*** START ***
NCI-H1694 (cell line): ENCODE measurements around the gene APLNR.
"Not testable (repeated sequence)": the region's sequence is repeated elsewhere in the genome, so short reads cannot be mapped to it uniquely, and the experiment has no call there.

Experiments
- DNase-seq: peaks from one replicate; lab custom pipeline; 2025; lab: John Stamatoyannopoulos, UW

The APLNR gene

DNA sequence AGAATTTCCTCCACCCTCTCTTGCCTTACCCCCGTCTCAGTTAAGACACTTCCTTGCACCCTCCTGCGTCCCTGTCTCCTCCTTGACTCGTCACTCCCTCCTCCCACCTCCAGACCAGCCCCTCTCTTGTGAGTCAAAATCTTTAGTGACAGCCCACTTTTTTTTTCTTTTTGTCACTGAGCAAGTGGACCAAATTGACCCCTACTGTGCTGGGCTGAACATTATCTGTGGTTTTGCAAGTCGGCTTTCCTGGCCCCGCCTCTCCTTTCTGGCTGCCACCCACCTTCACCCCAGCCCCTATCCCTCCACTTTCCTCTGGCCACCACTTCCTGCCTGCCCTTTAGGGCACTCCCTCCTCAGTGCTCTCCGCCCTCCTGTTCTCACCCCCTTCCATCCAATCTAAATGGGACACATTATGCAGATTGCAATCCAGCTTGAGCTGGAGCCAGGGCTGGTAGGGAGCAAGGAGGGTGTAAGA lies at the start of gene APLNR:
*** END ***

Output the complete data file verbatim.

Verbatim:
NCI-H1694 (cell line): ENCODE measurements around the gene APLNR.
"Not testable (repeated sequence)": the region's sequence is repeated elsewhere in the genome, so short reads cannot be mapped to it uniquely, and the experiment has no call there.

Experiments
- DNase-seq: peaks from one replicate; lab custom pipeline; 2025; lab: John Stamatoyannopoulos, UW

The APLNR gene

DNA sequence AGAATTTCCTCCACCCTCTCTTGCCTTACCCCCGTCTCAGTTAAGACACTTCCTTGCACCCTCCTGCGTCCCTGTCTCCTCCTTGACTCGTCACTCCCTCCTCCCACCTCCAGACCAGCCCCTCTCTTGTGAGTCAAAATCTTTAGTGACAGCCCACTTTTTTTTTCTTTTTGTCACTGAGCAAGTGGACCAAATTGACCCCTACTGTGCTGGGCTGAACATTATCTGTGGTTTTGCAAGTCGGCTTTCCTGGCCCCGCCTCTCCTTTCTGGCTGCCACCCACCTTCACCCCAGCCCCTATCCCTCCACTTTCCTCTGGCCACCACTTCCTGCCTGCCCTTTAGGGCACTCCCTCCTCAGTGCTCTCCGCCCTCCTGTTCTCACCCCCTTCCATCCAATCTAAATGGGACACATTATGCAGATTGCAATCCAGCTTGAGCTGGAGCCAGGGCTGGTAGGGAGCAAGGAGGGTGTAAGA lies at the start of gene APLNR: